The New Face of Hancock StreetPosted: March 6, 2012
Glenn Doak is the Senior Pastor at Athens First Presbyterian Church. He has been working hard with the church, Rosser International, and Smith Wilson on a huge renovation project for the church. Rosser International is an architectural firm out of Atlanta, GA that the church hired for the job. Smith Wilson is the contractor who was on the site every day overseeing the project,according to Doak. The renovation to the church, “Changed the face of Hancock Street,” Doak said. This project was a $10.4 million project, according to integralgude.com, and has met Doak’s needs. The church has also been involved with many other projects including a tutorial program with about 30 children from the immediate neighborhood that is held on Wednesday afternoons, a homeless program where they house homeless families in the church for a week, cooking meals for their “Daily Bread” program, and building houses with Habitat for Humanity.
The 10.4 million dollar renovation project that impacted Hancock Street played a big role in what the church has been trying to do to help the community. It has added more space and given the church a more inviting look, with the new glass, so people can see what is going on inside. “It says, we are open for business,” Doak said. It gave the church much more room to house homeless families, as well as giving it a more modern look, which much of downtown Athens does not have.
The master plan was underway back in 2005 and it has, “solved problems for the next 25-50 years,” Doak said. The renovation has made it possible to access the entire church from two floors. This project took up every last inch of Athens First Presbyterian’s property. The church preferred a more perpendicular look as opposed to the parallel look to the new buildings. They were pleased when the architect did this and Doak said, “They turned the building so it did not look like a fort anymore.” This new perpendicular building connected a new building into two old buildings, and created the “awe” room. It earned this nickname because of how impressed everyone who enters it is. The new look tells people that, “you don’t have to be invited in anymore,” Doak said. The new palladium windows have given the church its new, more inviting, look and they say, “there is something here,” Doak Said.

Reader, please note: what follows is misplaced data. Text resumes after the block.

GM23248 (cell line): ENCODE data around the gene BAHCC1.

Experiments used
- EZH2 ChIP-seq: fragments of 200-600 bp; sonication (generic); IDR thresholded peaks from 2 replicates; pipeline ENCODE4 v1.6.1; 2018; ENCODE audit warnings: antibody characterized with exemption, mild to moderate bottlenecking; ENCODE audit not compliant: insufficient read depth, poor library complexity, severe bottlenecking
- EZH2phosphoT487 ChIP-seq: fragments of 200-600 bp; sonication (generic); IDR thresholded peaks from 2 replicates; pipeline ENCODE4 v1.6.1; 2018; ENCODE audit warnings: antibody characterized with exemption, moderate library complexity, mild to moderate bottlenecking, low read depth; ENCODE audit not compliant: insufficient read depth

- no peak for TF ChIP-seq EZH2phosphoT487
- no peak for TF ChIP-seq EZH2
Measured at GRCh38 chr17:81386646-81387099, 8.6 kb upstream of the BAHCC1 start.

Doak is proud of the church’s renovations for many reasons. One of the big reasons is his belief in the importance of a strong faith community in the downtown area. The new look to the church has given an inviting place for people to come who have a problem and need help. It has, “Given the church a presence that says a lot about the downtown area,” Doak said, “Government, faith, and education go hand in glove together.”
The church’s homeless programs house homeless families from Sunday to Saturday every 12 weeks. The homeless program is part of a “rotation with other churches to work with the homeless,” Doak said. They are for “Families who have fallen through the cracks.” They are there to help them until they can recover and have a down payment or a few months rent to get back on their feet. The church provides showers and rooms that have space for beds for the families to stay in while they recover, and is all done with the help of volunteers in the Athens community.
Athens First Presbyterian’s help does not end with the Athens area though. They have, among other things, set up a medical clinic in Haiti, where they have been involved for the past 25 years. The church will send different doctors down every few weeks to help run the clinic. This has been a great help in the infant mortality rate in Haiti, according to Doak.
Athens First Presbyterian Church has been described as a “Beacon on the hill.” The church is located on a hill in downtown Athens. When you leave the church, no matter which direction you are heading, you are heading downhill. This renovation project has met the expectations, according to Doak, of the church and aided in the perception of the church and the good that it does. It has brightened the “Beacon on the Hill.”